An overview of the rich history of Acapulco in the emblematic San Diego Fortress. It is the most important historical monument in the port of Acapulco, unique in Mexico due to the classic “star” design of Marquis de Vauban, military architect to Louis XIV, and is typical of Spanish forts after the enthronement of the Bourbons following the War of Spanish Succession (1701-1715). With its singular geometric design in the shape of a pentagon or five-pointed star, the building fulfilled the Spanish crown’s policy to maintain a defensive structure for its possessions on the Pacific coast. The fort was intended to protect the galleons which landed in Acapulco at the end of their “return trip” journey from Manila, carrying valuable goods from China (silk, porcelain, brocade) and other places in the East. This trade lasted for 250 years.
Since 1986, thanks to joint work between the INAH, the National and State “Adopt a Work of Art” Boards, and the Association of Friends of the Fuerte de San Diego, this huge building has housed the Acapulco History Museum. With 14 permanent exhibition galleries and one temporary exhibition space, it provides the people of Guerrero and of Mexico in general with an overview of their history. It offers visitors a summary of the evolution of the port: the first settlers, the conquest of the Southern Seas (the Pacific Ocean), trade with the East, pirates, the spread of the Christian faith and the War of Independence. The independence leader José María Morelos y Pavón, following the struggle to capture the site (he lay siege to the fort for two years and seven months, between 1811 and 1813), authorized a banquet in the Fort of San Diego, and in the kitchen and dining hall he raised the toast: “Long live Spain, yes, but a sister Spain and not one that dominates America!”
The pieces on show are both archeological (from Guerrero’s Mezcala culture) and historical in character. They belong to the museum’s own collection and are enriched with objects loaned from other institutions, such as the National History Museum and the National Museum of the Viceroyalty, as well as with personal items, such as the valuable collection of antiques dealer Rodrigo Rivero Lake.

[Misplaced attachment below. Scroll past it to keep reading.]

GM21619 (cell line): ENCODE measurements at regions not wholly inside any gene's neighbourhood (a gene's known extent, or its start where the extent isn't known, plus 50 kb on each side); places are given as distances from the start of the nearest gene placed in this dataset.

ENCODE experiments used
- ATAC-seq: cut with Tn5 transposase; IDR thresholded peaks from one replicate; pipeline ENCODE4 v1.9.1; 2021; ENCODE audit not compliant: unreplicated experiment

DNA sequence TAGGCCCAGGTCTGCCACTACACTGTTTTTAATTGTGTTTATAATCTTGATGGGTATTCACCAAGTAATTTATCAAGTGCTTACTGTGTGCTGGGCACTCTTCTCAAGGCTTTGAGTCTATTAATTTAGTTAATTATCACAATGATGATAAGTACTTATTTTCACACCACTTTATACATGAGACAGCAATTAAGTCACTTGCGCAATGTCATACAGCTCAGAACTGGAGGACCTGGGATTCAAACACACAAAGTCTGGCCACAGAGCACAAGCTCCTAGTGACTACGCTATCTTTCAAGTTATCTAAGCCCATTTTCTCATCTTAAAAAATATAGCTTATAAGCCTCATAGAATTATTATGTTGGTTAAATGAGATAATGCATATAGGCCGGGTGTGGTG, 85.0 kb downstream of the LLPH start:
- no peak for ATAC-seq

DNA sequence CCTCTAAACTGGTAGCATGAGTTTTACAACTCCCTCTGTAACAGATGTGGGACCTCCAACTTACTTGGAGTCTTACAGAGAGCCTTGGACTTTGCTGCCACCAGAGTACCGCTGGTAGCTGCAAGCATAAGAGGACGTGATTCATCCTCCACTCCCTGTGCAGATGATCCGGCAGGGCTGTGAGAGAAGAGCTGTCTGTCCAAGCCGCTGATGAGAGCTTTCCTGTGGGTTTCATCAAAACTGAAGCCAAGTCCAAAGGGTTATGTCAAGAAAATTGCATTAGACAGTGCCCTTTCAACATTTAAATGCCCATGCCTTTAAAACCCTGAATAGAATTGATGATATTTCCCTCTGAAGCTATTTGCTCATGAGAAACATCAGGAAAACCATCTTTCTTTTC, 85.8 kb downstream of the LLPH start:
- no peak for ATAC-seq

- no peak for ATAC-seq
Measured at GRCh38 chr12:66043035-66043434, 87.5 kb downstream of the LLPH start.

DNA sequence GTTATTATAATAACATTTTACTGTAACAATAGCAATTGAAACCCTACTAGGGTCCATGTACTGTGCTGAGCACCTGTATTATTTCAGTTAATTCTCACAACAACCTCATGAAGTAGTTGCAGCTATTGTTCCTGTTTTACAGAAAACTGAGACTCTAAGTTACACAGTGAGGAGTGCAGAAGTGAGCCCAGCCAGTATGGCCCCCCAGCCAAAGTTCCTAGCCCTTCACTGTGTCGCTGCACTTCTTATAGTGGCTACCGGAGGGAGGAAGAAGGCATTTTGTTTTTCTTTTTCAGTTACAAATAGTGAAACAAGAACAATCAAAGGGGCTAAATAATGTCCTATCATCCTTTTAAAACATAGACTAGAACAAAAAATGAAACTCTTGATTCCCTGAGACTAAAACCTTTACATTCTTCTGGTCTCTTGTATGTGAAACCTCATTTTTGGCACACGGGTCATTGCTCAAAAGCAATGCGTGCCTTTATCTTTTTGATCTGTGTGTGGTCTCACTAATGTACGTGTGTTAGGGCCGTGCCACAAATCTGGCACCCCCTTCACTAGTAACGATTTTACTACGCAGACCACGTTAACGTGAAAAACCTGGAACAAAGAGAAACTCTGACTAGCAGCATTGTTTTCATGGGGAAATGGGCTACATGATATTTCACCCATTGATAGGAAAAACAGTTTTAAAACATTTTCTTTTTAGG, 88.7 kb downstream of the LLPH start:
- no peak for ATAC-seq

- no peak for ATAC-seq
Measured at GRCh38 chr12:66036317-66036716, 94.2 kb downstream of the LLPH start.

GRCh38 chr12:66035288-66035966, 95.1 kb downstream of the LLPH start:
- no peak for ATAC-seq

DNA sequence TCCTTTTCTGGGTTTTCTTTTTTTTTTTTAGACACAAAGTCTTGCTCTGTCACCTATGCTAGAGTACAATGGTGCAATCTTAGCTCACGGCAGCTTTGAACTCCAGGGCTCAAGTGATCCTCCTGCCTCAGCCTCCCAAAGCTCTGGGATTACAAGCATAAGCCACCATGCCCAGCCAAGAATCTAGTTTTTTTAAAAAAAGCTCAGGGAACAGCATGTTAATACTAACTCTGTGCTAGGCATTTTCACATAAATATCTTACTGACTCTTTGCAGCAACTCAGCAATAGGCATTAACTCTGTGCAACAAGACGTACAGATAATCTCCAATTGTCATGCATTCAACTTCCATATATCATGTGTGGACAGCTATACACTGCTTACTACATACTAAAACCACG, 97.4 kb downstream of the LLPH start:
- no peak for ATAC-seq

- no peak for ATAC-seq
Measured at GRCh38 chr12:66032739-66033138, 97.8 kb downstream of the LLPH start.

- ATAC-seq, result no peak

One noteworthy object in the museum is an opulent carriage known as the “royal carriage,” as well as some figureheads from the eighteenth century, a large Chinese porcelain jar also from the eighteenth century, as well as silk and embroidery, an old silk kimono and Chinese coins from ancient dynasties, to mention but a few. Among the most important and iconic objects exhibited in the museum is the galleon San Pedro de Cardeña. It is a European model from the eighteenth century, made of wood, metal, fabric and tin thread, both assembled and carved, colored brown, black, ochre and gold and measures 90 inches in height, 100 inches in length and 109 inches in width. In the absence of technical drawings, miniatures like this were built to construct the galleons.
Collections of Chinese porcelain from different periods also play an important role. These are mainly from the eighteenth and nineteenth centuries and some is from the Qing dynasty. There are also plates, platters and china cups from the Indies Companies, a generic name by which all original porcelain from the Far East is recognized, manufactured in China since ancient times. Huge quantities of this very fine crockery arrived in Mexico thanks to the Manila Galleon.
The Fuerte de San Diego is the most important maritime fortresses on Mexico’s Pacific coast. It is located in a reef, in the current district of Petaquillas. Its construction in 1616 was overseen by the engineer Adrián Boot, of Dutch origin (from then Spanish Flanders). He gave it the name of San Diego in honor of the patron saint of the 13th Viceroy of New Spain (1612-1621), Diego Fernández de Córdoba, Marquis of Guadalcázar. The bastions around the wall were given the names “King,” “Prince,” “Duke,” “Marquis,” and “Guadalcázar.” In 1776 to 1778, following a strong earthquake which seriously damaged the port, it was renovated by the engineer Miguel Constanzó (based on the design of engineer Ramón Panón), who rebuilt the fortress with five bastions and surrounded by a moat. The reconstruction work was finished in 1783. It had room for two thousand soldiers with provisions and drinking water all year round, and was supplied with 63 long distance cannons. Later, it became a monastery, hospital and prison. In 1933, President Abelardo Rodríguez declared it to be a national monument, in 1959 it hosted the Worldwide Cinema Review and from April 24, 1986, it has been the headquarters of the Acapulco History Museum.
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